We next examined year-on-year changes using BirdTrack data. We explored to what extent the trends of species reports in BirdTrack match the population trends we get every year from the BBS. We calculated reporting rate trends from complete BirdTrack lists using statistical models which accounted for differences in effort, such as the time spent compiling a BirdTrack list. We compared these trends to BBS trends, our gold standard for measuring bird population change over time. For 90 of the 141 species we investigated, year-on-year changes in BirdTrack reporting rates showed a close relationship to BBS trends. However, the trends were more similar for widespread species, such as Blue Tits, and for species whose populations are changing dramatically, like the rapidly declining Turtle Dove. So while the results did provide evidence that there is information about population changes in the BirdTrack data, the devil remains in the detail. We found less agreement between BirdTrack and BBS data for rarer species. This means BirdTrack data analysed with this approach do not provide a simple way to increase our knowledge about those species not monitored by BBS. Species that are currently colonizing the UK also stood out: “newcomers” like Ring-necked Parakeet and Little Egret were much more frequently reported in BirdTrack complete lists than we would expect from their BBS trends, suggesting that the novelty of seeing these species makes starting a list more likely.
All in all, we have learned that despite people choosing convenient or appealing birding sites and reporting some species more than others, there is a lot of valuable information about species trends and distributions contained in the ever growing BirdTrack data set. BirdTrack data on their own may come with limitations, but there is promise that combining structured BBS data and unstructured BirdTrack data can maximize the information available. This combined approach would leverage both the rigour of BBS and the Atlas, and the bounty of BirdTrack. From my perspective BirdTrack is the Swiss army knife in BTO’s toolkit: it might not be able to deliver the same precision as the dedicated tools that are provided by our structured surveys, but it is a great all-round tool to collect records around the year, wherever you are. We still have some way to go before we can routinely incorporate BirdTrack data into our trends and maps, but I for one am very excited about working with all of the tools on offer.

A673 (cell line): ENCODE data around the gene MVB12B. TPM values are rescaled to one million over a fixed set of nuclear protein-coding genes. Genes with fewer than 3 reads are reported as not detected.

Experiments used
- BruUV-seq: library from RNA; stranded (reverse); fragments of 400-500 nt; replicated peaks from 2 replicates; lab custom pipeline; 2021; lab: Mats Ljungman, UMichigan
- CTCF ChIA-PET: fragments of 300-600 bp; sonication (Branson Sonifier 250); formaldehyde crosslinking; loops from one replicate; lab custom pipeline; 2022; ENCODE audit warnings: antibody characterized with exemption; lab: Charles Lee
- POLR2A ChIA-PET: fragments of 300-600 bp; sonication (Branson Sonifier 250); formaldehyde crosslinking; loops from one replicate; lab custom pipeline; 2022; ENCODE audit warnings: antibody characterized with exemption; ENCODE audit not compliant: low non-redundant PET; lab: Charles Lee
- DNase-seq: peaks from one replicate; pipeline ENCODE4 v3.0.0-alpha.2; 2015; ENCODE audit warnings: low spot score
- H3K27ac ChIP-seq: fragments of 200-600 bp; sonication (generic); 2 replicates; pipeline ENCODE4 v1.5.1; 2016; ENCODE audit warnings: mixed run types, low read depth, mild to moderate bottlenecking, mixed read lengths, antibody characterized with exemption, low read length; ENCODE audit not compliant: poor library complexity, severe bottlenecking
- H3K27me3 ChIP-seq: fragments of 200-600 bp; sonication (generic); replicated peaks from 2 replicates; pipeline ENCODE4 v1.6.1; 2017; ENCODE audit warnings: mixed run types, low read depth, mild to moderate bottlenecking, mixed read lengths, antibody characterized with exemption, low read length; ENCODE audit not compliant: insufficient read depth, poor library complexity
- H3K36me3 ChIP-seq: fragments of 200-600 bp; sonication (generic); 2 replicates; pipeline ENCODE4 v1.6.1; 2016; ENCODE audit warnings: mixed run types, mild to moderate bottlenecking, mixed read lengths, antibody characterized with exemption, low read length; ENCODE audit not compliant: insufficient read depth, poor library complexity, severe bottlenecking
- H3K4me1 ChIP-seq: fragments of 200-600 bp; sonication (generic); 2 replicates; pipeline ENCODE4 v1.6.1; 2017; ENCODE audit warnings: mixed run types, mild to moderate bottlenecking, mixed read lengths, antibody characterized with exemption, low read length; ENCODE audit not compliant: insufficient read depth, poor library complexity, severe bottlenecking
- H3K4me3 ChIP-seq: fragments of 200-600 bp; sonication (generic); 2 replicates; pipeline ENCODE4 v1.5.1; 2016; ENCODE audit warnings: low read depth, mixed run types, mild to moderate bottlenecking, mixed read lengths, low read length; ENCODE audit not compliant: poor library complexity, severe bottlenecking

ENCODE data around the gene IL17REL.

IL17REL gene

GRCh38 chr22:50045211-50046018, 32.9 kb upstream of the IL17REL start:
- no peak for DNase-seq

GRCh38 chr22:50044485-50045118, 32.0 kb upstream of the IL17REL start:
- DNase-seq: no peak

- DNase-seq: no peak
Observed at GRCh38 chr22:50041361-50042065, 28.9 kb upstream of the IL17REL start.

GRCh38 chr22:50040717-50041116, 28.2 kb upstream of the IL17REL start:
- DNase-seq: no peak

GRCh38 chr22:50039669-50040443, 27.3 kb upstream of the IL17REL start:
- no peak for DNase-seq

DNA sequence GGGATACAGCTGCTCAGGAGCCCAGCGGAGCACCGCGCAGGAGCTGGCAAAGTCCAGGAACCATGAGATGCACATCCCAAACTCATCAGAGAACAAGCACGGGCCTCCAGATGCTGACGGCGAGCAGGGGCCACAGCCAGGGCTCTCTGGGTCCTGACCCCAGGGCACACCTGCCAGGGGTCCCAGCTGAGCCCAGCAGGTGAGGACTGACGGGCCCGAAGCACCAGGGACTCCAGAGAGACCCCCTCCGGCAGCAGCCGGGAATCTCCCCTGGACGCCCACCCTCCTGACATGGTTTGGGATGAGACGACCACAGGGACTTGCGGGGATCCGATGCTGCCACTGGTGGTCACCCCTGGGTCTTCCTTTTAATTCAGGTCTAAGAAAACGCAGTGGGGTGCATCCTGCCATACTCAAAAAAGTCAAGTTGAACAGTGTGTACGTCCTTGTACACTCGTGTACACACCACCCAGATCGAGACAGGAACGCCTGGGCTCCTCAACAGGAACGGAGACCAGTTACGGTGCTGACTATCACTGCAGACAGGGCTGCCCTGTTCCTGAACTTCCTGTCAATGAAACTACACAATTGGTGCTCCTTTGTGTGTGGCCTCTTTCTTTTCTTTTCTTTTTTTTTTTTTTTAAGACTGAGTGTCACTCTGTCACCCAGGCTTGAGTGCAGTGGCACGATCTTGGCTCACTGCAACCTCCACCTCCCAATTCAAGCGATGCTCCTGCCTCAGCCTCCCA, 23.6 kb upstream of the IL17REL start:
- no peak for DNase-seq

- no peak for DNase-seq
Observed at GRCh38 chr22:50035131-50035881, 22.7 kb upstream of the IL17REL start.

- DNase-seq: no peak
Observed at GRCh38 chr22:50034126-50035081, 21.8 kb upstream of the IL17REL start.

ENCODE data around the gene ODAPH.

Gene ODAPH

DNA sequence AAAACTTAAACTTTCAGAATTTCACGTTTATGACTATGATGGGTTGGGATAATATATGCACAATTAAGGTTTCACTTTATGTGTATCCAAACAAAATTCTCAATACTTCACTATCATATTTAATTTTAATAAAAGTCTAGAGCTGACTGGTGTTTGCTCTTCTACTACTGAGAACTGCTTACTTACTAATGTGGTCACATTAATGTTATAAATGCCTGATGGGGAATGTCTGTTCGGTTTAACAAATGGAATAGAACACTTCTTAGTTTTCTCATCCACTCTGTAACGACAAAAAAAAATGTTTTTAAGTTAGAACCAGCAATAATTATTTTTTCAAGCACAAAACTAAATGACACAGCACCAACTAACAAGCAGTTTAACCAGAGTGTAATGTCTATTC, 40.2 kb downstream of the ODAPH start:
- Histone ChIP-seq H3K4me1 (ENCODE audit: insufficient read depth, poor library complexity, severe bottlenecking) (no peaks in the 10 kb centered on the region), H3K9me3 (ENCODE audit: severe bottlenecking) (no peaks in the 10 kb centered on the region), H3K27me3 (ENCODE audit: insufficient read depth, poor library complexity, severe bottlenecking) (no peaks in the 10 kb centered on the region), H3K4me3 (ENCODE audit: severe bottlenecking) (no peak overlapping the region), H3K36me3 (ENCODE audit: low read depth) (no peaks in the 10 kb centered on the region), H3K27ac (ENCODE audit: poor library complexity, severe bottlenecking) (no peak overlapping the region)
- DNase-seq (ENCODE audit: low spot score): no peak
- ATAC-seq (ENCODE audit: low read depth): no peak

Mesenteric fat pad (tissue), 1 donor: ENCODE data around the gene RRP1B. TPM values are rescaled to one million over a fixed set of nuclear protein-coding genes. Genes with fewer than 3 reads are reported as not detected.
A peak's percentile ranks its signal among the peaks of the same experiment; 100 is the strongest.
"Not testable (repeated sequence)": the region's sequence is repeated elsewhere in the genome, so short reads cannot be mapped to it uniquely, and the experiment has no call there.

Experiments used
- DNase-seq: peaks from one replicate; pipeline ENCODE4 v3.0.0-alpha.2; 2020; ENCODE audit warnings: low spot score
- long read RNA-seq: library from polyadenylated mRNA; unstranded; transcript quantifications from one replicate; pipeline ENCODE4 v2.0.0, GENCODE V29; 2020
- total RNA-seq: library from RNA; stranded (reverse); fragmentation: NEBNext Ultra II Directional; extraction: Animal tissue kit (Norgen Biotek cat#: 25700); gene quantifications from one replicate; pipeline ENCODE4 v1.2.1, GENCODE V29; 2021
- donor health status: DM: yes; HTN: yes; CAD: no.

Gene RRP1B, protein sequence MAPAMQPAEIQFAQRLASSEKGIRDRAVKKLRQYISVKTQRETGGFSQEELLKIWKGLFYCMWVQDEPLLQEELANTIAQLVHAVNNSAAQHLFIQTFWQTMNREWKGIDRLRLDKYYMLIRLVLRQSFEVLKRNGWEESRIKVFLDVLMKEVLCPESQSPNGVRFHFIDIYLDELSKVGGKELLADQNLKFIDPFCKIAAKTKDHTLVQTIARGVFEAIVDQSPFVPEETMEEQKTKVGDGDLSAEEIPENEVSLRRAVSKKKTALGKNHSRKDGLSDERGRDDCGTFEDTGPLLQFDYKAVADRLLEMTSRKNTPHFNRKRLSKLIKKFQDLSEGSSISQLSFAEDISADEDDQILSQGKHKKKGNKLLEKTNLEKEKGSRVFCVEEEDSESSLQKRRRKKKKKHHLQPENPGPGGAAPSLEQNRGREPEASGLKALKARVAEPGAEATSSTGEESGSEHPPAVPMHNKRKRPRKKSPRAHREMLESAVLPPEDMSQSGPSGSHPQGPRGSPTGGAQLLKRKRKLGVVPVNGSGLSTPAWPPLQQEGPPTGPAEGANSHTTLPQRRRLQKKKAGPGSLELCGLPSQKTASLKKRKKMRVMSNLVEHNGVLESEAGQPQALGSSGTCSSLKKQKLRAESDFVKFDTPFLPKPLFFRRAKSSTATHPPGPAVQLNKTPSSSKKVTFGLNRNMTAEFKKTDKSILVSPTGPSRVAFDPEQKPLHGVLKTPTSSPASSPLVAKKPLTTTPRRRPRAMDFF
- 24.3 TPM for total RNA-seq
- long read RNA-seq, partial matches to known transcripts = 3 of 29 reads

14/4/2020 - An update on the effects of the lockdown on reporting rates for different bird groups
As we head into the third week of staying at home you may have noticed that the reporting rate trends on the BirdTrack website are starting to look rather unusual this year. Since Mid-March there is a spike in reporting for House Sparrows, Oystercatcher reports are crashing, whilst for Wrens the reporting rate curve looks pretty normal. In fact, this pattern is repeated across many species and broadly speaking there are three groups: The perceived winners of the lockdown are birds which are common in human environments such as towns and gardens, the perceived losers are birds that are usually found further afield, particularly in wetlands and on the coast, and little change appears to have happened to a few species that are widespread and common across many habitat types.
Of course these graphs tell us much more about birder behaviour than about the birds themselves. House Sparrow populations are unlikely to have changed much between the start and end of March and Oystercatchers are probably doing just as fine now as they did a fortnight ago. What has changed, however, is the way we watch and record birds in these weeks. As we are confined to our flats and houses, birdwatching is limited to what we can see from our windows, in our gardens, or on our daily walks close to home. For most of us that doesn’t include wetland habitats or the seashore. This drastic change in where we can go birdwatching is the underlying cause of the unusual reporting rate graphs on birdtrack.net. They are simple summaries, calculated across all complete lists submitted in a given week.